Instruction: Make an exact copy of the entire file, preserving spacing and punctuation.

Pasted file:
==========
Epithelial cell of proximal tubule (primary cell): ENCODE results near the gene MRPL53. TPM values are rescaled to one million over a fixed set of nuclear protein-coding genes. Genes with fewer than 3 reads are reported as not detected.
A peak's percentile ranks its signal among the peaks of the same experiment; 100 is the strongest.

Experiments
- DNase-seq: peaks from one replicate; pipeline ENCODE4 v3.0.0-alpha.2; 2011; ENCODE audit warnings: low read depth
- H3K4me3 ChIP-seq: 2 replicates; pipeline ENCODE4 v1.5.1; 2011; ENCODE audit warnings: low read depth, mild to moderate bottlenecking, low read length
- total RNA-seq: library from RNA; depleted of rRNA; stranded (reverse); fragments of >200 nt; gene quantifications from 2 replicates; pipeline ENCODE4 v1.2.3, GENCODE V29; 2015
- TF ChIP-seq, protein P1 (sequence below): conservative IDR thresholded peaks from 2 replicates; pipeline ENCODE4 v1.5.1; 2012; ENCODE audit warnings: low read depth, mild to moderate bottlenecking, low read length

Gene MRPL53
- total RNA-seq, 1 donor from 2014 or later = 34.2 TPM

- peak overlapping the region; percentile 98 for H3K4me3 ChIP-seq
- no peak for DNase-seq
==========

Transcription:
Epithelial cell of proximal tubule (primary cell): ENCODE results near the gene MRPL53. TPM values are rescaled to one million over a fixed set of nuclear protein-coding genes. Genes with fewer than 3 reads are reported as not detected.
A peak's percentile ranks its signal among the peaks of the same experiment; 100 is the strongest.

Experiments
- DNase-seq: peaks from one replicate; pipeline ENCODE4 v3.0.0-alpha.2; 2011; ENCODE audit warnings: low read depth
- H3K4me3 ChIP-seq: 2 replicates; pipeline ENCODE4 v1.5.1; 2011; ENCODE audit warnings: low read depth, mild to moderate bottlenecking, low read length
- total RNA-seq: library from RNA; depleted of rRNA; stranded (reverse); fragments of >200 nt; gene quantifications from 2 replicates; pipeline ENCODE4 v1.2.3, GENCODE V29; 2015
- TF ChIP-seq, protein P1 (sequence below): conservative IDR thresholded peaks from 2 replicates; pipeline ENCODE4 v1.5.1; 2012; ENCODE audit warnings: low read depth, mild to moderate bottlenecking, low read length

Gene MRPL53
- total RNA-seq, 1 donor from 2014 or later = 34.2 TPM

- peak overlapping the region; percentile 98 for H3K4me3 ChIP-seq
- no peak for DNase-seq